a reference voltage terminal for connecting to a reference voltage supply;
a tier of serially connected level-shifting diodes coupled between the reference voltage terminal and a circuit ground;
a bias transistor having an emitter coupled to the PN junction diode, a base coupled to the tier of serially connected level-shifting diodes, and a collector coupled to the base of the bias transistor through a negative feedback network.
12. The RF amplifier circuit of claim 11, wherein the tier of serially connected level-shifting diodes includes first, second and third bias transistors and first, second, and third emitter degeneration resistors, each of the first, second and third bias transistors having a base and a collector tied with each other and an emitter coupled to respective ones of the first, second, and third emitter degeneration resistors
13. A radio frequency (RF) amplifier circuit having an input terminal for receiving an RF input signal, comprising:
a array of n rows by m columns of RF amplifying transistor cells each having a base coupled to the input terminal;
a row of n PN junction diodes each having first and second terminals, the first terminal being coupled to the base of each of a respective column of RF amplifying transistor cells through at least one impedance element, and the second terminal being coupled to an RF ground of the amplifier circuit through a respective one of a row of n bypass capacitors.
14. The RF amplifier circuit of claim 13, wherein the at least one impedance element includes serially connected first and second impedance elements.
15. The RF amplifier circuit of claim 14, wherein at least one of the first and second impedance elements is shared among a column of RF amplifying transistor cells.
16. The RF amplifier circuit of claim 13, further comprising an array of n rows by m columns of third impedance elements each coupled between an emitter of a respective one of the RF amplifying transistor cells and a circuit ground.
17. The RF amplifier circuit of claim 13, wherein the each PN junction diode is part of a detecting transistor having an emitter coupled to the base of each of a respective column of RF amplifying transistor cells, a base coupled to a respective one of the bypass capacitors, and a collector coupled to a bias voltage terminal for connecting to a bias voltage supply.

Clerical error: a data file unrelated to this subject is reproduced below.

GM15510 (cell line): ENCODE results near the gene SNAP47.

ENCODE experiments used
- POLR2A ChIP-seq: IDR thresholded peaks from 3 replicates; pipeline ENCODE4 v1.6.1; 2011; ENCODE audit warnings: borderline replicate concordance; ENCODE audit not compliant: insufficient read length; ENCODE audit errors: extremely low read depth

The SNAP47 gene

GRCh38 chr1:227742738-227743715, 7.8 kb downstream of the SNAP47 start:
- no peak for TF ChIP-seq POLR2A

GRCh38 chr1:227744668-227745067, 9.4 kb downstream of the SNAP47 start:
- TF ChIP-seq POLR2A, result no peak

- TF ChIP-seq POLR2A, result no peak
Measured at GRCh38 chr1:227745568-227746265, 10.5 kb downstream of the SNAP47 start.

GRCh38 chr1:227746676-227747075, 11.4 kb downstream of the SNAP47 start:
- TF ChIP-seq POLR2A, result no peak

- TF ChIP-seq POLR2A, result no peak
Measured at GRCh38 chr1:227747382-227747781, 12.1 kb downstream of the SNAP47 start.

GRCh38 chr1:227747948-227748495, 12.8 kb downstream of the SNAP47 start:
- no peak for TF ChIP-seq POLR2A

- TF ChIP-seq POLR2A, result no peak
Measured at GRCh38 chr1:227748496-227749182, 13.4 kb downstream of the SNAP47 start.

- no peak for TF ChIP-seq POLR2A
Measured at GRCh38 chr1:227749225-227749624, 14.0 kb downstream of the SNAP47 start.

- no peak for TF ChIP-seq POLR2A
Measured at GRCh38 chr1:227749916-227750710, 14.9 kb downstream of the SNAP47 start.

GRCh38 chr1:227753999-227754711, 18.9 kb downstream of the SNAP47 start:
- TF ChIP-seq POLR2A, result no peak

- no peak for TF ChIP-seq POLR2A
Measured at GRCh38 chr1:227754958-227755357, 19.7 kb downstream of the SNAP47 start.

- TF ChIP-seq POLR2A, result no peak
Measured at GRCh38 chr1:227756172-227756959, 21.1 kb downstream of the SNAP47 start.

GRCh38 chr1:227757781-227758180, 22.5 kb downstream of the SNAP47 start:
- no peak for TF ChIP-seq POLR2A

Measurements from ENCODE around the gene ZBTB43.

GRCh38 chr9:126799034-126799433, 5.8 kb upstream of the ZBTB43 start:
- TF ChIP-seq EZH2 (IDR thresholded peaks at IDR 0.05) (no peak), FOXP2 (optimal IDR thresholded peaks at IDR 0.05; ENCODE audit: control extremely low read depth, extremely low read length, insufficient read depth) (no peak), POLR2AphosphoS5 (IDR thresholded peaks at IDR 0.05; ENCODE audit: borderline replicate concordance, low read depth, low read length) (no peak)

18. An RF amplifier circuit, comprising:
an amplifier branch including an RF power-amplifying transistor and a PN junction diode, the PN junction diode having a first terminal coupled to a base of the RF power-amplifying transistor through at least one impedance element and a second terminal coupled to an RF ground through a bypass capacitor; and
and a reference branch including at least one transistor or level-shifting diode coupled between a reference voltage terminal for connecting to a reference voltage supply and a circuit ground; and
wherein the reference branch and the amplifier branch form a current mirror.
19. The RF amplifier circuit of claim 18, wherein the PN junction diode is part of a transistor having a base coupled to the bypass capacitor and an emitter coupled to the base of the RF power-amplifying transistor through the at least one impedance element.
20. The RF amplifier circuit of claim 18, wherein the at least one impedance element includes a first impedance element coupled to the first terminal of the PN junction diode, and wherein the RF amplifier circuit further comprises a blocking capacitor coupled to the first impedance element such that the blocking capacitor, the first impedance element, the detecting transistor, and the bypass capacitor are serially connected with each other between the RF input terminal and the RF ground to facilitate a charge-pump action that helps to drive a dynamic bias current into the RF power-amplifying transistor, thereby improving the linearity of the RF power amplifier circuit.
Description
FIELD OF THE INVENTION

The present invention relates to radio-frequency (RF) power amplifier circuits and, in particular, to bias circuits that serve to minimize distortion in the amplifier circuits.

BACKGROUND OF THE INVENTION

Electronic equipment such as computers, wireless devices, broadband devices, radios, televisions and other similar devices communicate with each another by transmitting signals through air, space and guided media such as wire, cable, microstrip, waveguide, and optical fiber. These transmission signals undergo a variety of processes throughout their communication paths, one of which involves amplifying the signals using power amplifiers.

A radio frequency (RF) power amplifier is a circuit that is capable of receiving an RF input signal and amplifying it to produce an RF output signal that is a magnified version of the input signal. RF power amplifiers are frequently used in communications systems such as wireless telephony, satellite links, optical transceivers, and cable television distribution systems. An RF amplifier typically includes at least one power-amplifying device, such as a power-amplifying transistor, and a bias circuit that sets a quiescent operating point of the transistor. The transistor may be a field effect transistor (FET) device, such as a laterally-diffused metal-oxide-semiconductor (LDMOS) transistor, or a bipolar junctions transistor (BJT) device, such as a heterojunction bipolar transistor (HBT).